The ratio of NDX to SPX is also giving us a short-term bullish picture. It has broken out of a downtrend line (you have to imagine it) going back to Last November.
Note that in May, when 1370 was reached, this was one of the indicators that forecasted an imminent correction in the market. Now, it is sounding a more cheerful note, telling us that there is a good chance that the SPX will make a new high.
The VIX is another sentiment indicator which deserves our attention. Look at what it did on Friday! Its action was far more negative than the SPX's was positive. This gives the bulls some hope that the week's closing action was not simply engendered by the expiring options.
Note also on this hourly chart, that the indicators of both indices are showing divergence, giving us a warning that the trend might be about to change.
It is time to re-visit Dr. Copper. It's been about a month since we last looked at its chart. At the time, it looked as if it could be ready to extend its uptrend. There is no longer any doubt.
The following is a weekly chart of JJC, the copper ETF. Dr. Copper has a tendency to lead the market. It made a bear market low almost three months before SPX, in December 2008, and made an intermediate high in mid-February, a couple of months before SPX. However, it did not make its previous bull market high until about 6 months after the equity indices, double-topping another four months later. Therefore, we cannot conclude with confidence that it will continue to lead the market but, if we turn to its P&F chart, we can at least get an idea of where the current up-move is heading. It has a target of 61, essentially a double top which, if this turns out to be correct, may forecast the next significant market top.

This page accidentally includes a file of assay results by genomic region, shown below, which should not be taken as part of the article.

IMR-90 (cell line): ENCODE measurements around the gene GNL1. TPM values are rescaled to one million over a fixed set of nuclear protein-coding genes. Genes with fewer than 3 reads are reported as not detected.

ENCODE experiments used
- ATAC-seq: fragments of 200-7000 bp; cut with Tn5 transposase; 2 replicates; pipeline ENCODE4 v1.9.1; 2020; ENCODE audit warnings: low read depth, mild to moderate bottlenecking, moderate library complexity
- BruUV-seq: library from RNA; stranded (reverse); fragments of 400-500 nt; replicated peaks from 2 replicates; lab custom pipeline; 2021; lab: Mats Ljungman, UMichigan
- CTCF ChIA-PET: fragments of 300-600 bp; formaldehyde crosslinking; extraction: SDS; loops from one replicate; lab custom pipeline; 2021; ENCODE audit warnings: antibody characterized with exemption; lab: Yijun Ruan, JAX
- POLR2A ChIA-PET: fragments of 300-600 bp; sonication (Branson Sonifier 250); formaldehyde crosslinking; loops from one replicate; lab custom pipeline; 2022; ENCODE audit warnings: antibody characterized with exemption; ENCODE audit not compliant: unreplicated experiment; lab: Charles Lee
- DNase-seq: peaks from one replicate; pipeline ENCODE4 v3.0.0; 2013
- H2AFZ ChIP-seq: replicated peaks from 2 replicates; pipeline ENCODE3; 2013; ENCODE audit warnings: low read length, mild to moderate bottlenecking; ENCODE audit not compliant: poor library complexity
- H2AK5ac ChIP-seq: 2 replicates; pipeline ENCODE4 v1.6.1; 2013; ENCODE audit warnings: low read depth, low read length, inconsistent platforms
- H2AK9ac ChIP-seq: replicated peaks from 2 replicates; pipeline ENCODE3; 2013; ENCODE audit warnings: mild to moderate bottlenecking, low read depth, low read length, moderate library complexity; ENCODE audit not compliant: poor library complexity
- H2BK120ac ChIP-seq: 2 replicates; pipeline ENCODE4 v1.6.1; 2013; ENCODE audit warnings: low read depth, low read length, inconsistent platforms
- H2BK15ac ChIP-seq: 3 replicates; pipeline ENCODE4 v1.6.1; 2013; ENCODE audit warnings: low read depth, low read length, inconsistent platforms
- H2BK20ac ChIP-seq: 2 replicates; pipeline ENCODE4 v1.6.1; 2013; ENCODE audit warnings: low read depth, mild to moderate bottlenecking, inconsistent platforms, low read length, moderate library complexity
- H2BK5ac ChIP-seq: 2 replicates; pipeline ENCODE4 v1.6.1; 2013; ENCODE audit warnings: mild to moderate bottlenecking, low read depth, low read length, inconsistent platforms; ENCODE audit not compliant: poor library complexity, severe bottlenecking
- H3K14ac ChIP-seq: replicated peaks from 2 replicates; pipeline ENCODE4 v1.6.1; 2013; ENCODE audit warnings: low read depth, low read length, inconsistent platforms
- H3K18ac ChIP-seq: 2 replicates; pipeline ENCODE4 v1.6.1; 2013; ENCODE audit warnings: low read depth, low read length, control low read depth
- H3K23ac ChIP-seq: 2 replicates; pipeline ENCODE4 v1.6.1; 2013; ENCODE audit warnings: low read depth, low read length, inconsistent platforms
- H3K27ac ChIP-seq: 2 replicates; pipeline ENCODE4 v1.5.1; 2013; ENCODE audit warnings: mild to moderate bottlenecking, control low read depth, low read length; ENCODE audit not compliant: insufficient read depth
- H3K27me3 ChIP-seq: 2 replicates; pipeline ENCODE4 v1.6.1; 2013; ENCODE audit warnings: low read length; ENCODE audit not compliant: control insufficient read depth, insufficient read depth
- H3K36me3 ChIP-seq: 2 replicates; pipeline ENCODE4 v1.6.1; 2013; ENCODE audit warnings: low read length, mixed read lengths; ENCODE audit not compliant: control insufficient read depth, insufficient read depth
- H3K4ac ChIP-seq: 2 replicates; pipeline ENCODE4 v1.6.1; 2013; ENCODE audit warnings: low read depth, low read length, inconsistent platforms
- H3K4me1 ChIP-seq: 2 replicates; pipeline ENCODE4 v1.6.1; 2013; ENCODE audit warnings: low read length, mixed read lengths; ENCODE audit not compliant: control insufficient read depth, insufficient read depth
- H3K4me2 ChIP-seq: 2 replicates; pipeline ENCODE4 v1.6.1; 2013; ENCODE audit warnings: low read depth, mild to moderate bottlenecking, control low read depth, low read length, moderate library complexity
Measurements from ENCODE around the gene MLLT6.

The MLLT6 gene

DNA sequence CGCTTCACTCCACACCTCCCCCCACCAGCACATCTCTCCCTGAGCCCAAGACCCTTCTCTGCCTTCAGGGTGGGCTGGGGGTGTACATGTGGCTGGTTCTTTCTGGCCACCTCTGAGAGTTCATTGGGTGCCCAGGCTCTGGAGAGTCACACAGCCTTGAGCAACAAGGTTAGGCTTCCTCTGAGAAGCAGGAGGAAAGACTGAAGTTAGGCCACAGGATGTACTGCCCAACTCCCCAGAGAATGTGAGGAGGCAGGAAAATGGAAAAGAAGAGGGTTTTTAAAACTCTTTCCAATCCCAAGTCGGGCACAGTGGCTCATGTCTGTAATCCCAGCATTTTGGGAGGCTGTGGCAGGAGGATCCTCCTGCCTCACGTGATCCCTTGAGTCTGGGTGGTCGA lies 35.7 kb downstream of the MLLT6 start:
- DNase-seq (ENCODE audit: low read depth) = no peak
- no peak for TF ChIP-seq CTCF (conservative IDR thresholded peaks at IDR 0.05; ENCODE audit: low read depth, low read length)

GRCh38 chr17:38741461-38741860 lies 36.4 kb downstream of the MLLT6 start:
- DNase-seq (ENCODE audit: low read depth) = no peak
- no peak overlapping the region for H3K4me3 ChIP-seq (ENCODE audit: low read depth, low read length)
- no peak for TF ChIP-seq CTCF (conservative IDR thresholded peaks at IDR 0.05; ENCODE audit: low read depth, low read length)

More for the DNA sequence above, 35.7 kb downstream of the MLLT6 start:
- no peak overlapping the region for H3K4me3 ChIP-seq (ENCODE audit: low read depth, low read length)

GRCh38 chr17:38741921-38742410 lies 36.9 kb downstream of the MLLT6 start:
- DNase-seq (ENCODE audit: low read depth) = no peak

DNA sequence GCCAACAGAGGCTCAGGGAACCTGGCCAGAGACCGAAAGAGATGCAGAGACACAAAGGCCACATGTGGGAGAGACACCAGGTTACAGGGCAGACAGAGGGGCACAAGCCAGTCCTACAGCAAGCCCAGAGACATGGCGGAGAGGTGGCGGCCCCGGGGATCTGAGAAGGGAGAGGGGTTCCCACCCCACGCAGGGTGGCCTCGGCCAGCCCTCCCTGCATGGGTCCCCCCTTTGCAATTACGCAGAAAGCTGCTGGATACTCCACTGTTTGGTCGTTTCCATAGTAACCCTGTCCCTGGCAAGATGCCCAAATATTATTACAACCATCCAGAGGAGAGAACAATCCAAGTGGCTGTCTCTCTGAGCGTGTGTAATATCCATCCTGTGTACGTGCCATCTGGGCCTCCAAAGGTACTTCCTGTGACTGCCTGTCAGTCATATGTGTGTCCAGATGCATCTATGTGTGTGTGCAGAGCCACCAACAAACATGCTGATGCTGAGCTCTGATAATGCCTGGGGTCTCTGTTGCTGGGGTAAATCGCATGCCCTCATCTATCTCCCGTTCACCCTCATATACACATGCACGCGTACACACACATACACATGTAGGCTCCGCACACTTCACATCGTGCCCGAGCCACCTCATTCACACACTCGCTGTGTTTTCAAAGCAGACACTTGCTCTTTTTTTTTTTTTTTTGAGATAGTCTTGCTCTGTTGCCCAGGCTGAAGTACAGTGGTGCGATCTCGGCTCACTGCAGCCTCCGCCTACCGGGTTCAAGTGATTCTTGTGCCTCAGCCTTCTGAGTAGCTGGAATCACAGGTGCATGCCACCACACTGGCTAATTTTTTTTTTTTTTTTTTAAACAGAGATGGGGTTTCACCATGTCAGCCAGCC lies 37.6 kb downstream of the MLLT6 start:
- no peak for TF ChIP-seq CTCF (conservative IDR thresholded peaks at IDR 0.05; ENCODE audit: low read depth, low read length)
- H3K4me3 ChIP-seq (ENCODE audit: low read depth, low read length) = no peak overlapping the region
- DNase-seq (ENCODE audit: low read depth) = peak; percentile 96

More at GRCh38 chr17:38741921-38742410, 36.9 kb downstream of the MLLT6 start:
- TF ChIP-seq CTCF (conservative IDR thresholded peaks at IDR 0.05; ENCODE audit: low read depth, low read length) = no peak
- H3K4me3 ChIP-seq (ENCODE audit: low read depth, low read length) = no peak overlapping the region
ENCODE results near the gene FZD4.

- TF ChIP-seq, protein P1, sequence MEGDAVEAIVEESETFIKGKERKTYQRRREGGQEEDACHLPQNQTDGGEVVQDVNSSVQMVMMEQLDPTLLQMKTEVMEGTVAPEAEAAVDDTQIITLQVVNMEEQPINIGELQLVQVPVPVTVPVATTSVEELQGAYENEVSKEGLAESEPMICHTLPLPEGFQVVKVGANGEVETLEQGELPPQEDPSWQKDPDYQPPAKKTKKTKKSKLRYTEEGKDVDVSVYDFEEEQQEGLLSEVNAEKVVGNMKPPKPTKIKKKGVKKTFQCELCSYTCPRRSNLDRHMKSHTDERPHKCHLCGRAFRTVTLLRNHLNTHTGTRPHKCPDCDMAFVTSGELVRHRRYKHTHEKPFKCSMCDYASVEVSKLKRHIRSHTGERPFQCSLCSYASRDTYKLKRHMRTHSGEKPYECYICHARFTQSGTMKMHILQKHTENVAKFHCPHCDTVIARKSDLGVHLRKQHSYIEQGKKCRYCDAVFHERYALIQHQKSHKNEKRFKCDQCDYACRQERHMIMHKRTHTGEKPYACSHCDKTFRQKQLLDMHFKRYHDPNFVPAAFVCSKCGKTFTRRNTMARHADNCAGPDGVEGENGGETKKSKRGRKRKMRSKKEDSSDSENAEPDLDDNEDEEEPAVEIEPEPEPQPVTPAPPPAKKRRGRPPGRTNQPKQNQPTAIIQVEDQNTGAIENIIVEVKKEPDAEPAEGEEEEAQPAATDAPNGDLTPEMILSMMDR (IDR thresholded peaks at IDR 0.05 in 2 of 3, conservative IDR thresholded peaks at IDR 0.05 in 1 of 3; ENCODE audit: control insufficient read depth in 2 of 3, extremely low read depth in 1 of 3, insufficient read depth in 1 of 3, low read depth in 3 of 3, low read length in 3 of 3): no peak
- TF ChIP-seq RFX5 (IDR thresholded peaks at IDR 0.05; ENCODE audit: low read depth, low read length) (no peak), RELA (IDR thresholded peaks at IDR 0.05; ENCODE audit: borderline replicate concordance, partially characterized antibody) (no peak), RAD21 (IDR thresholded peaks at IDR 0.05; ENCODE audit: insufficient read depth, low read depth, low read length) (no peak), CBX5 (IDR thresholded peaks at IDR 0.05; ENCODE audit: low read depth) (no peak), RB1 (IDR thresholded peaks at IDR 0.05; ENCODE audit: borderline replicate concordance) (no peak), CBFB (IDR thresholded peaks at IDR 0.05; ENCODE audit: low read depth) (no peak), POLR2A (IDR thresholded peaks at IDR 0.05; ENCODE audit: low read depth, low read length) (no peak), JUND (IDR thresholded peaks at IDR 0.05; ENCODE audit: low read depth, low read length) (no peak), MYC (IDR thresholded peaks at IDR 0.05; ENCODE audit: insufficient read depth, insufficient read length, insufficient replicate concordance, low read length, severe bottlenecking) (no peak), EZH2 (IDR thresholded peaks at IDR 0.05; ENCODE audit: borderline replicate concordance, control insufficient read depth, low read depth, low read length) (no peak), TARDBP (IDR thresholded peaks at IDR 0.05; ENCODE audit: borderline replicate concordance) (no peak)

For now, the weekly indicators have just signaled a buy, so it should be clear sailing for the next few weeks.
XLF - FINANCIAL SELECT SECTOR SPDR (weekly chart)
If we are going to be completely objective, we also have to consider this other time-tested indicator. It may even be a better leading indicator than Dr. Copper. XLF topped in May 2007, five months before the rest of the market, and it bottomed a week before SPX.
Its current chart is not very bullish! Since it made a bear market low, it has only managed to retrace 35% of its bear market decline, making a high on 4/10. In February 2011, it double-topped, and has been moving down ever since. On Friday, it almost returned to the low it made six weeks ago.
This index also needs to be watched carefully in the coming weeks. If it continues to drastically underperform the rest of the market and shows signs of wanting to break below its August 2010 low, it will be a big red flag! Especially if copper also begins to decline at the same time.
In the near term, the SPX appeared to start a break-out move at the end of the trading day, on Friday. In spite of some positive signals, the move lacked confirmation and it is now incumbent on Monday's trading to provide the needed follow-through.
In regard to the medium term, whether or not the break-out is confirmed on Monday, the odds still favor a move to new highs, most likely into an important top! The entire corrective move from 2/22 may be that of a triangle which completed last week.
There are storm clouds gathering on the horizon for the longer term. The major cycles due to make their lows in 2014-15 cannot allow this uptrend to continue much longer. Sooner, rather than later, they will begin to exert a downward pressure which will overcome the upward lift of the lesser cycles that caused this bull market and which, in any case, are near the peaks of their phases.